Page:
Page 78 - Jewish Book Annual Volume 50

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Clearly it has to do with the loss of the self-confidence that
characterized secularistic modernity at mid-century.
As the year 2000 approaches, western civilization as a whole
seems quite unsure of itself, of its determining values and of
its human direction. The search for a ground of value drives
people into the most diverse faiths and saving therapies. For
some people only the new and radically different can be val­
uable, for others it seems that only what has lasted for ages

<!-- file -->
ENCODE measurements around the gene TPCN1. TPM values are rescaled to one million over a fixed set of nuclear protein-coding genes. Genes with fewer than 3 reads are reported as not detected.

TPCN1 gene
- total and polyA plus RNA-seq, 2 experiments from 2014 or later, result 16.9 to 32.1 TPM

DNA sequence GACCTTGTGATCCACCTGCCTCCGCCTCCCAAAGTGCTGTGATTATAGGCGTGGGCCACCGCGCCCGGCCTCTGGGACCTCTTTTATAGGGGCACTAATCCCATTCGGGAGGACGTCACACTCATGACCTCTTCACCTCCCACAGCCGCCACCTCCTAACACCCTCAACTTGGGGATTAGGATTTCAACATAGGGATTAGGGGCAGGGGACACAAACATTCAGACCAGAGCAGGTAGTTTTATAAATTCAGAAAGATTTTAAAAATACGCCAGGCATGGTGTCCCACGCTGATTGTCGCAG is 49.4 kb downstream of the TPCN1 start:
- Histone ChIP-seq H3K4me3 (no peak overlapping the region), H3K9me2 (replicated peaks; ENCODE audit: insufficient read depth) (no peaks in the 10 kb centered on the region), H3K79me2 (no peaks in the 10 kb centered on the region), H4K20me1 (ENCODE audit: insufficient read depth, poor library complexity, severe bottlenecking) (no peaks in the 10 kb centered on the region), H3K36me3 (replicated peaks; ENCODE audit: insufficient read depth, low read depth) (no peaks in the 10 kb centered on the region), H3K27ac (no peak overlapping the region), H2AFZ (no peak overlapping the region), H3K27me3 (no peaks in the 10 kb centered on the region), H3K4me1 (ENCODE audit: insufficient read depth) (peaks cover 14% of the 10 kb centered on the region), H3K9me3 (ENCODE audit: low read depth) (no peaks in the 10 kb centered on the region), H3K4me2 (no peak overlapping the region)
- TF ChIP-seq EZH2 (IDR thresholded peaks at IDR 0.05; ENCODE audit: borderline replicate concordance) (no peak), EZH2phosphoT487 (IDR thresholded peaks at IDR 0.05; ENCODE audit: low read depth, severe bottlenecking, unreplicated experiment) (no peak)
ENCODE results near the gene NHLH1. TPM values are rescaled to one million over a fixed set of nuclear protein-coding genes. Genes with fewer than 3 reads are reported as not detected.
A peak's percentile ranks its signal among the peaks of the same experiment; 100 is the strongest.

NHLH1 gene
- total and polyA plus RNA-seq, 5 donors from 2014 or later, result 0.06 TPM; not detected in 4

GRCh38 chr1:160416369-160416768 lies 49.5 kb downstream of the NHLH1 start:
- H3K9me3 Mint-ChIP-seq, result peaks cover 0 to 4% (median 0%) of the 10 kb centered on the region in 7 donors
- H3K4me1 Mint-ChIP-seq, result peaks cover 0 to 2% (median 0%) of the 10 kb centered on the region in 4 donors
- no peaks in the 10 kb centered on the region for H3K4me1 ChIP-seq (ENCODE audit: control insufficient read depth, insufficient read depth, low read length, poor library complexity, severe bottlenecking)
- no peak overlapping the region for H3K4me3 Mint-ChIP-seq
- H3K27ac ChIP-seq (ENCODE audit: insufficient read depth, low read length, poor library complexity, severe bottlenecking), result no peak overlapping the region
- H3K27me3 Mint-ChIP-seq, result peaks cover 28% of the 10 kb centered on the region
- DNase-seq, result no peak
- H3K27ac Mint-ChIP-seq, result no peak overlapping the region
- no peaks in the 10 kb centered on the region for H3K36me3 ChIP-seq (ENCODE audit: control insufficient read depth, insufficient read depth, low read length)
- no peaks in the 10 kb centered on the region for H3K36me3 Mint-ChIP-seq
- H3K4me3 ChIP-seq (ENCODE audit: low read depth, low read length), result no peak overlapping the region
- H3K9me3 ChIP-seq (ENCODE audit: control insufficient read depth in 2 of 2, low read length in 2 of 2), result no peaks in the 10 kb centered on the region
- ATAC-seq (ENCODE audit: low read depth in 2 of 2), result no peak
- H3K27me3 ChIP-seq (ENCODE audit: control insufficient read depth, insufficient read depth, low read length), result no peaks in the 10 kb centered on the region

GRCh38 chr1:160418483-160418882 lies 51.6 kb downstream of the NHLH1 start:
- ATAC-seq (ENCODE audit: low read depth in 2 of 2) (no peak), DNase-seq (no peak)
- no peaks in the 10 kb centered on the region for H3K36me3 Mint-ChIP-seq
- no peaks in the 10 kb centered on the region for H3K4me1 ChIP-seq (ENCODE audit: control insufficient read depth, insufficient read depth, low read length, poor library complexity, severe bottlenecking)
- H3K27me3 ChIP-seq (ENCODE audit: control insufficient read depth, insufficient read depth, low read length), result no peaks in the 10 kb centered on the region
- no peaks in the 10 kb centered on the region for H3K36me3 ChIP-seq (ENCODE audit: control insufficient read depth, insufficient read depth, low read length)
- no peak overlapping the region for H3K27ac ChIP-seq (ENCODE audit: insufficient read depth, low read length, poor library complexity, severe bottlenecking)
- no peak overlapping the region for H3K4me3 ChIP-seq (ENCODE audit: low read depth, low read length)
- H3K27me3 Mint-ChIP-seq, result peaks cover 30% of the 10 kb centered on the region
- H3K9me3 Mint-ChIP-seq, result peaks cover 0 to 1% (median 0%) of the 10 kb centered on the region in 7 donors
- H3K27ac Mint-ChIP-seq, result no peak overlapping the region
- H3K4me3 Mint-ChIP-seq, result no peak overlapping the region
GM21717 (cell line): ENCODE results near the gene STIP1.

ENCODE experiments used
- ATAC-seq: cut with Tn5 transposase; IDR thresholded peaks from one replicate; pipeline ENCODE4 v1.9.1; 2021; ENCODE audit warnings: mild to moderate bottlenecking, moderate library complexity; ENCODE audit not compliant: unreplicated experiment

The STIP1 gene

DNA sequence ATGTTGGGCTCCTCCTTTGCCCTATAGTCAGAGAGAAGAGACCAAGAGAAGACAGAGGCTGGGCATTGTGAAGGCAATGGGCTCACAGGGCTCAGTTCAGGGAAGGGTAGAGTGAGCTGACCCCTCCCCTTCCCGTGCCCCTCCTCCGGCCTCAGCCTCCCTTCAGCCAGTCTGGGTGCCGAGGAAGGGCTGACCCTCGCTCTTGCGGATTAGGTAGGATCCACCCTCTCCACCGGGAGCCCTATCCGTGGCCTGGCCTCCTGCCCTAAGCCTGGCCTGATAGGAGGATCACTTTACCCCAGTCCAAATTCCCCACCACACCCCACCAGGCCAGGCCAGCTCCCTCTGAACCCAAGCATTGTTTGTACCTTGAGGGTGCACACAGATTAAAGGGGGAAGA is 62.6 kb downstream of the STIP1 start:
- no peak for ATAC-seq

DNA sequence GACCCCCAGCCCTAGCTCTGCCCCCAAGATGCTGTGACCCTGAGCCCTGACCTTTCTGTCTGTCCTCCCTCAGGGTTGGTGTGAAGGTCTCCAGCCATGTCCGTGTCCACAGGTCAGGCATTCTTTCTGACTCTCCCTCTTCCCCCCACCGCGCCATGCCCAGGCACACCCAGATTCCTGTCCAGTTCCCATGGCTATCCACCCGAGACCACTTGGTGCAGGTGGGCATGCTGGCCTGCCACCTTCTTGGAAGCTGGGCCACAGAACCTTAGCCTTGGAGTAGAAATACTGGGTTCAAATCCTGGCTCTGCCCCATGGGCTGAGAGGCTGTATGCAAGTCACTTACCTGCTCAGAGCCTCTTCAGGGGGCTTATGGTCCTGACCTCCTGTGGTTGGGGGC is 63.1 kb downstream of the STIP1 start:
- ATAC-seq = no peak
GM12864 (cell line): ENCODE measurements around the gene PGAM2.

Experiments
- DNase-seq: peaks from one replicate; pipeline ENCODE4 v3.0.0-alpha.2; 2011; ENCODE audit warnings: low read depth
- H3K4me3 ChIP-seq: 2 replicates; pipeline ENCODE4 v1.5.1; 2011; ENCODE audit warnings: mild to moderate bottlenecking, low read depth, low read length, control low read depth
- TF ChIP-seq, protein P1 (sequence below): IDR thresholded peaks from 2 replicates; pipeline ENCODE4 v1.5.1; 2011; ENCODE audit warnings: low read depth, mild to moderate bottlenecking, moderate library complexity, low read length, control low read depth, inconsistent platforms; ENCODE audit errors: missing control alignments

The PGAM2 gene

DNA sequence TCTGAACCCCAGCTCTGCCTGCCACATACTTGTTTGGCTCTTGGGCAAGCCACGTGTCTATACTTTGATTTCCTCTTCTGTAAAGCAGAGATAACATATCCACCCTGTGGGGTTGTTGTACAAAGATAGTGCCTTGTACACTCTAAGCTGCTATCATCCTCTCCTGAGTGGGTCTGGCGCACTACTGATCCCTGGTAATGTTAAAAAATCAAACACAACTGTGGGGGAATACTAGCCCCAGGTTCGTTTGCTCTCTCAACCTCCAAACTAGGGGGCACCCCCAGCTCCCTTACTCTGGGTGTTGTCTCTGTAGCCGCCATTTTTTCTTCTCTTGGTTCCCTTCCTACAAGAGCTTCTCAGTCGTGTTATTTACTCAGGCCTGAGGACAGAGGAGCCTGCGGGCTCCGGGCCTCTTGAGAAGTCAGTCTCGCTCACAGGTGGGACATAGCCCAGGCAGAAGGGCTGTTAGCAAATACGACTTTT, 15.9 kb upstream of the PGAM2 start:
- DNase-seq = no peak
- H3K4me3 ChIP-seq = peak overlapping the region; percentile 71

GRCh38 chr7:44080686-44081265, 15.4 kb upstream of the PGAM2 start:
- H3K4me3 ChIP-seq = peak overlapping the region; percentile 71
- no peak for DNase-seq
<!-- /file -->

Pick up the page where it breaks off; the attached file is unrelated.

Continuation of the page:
can be an adequate antidote to the permissiveness and nihilism
around us. Jews, having been emancipated by western civiliza­
tion, believed passionately in its spiritual significance. How
could they not now be deeply affected by discovering it to be
only another false Messiah? So many Jews today turn to their
tradition to see what it might teach them about living in a world
where evil and good too often come as a pair, and transforming
the one and exemplifying the other is the true task of matu­
ration. In such a human situation we may expect that some
Jewish thinkers will be moved to speak of Judaism as an in­
tegrated whole and by their books seek to teach this generation
their Torah.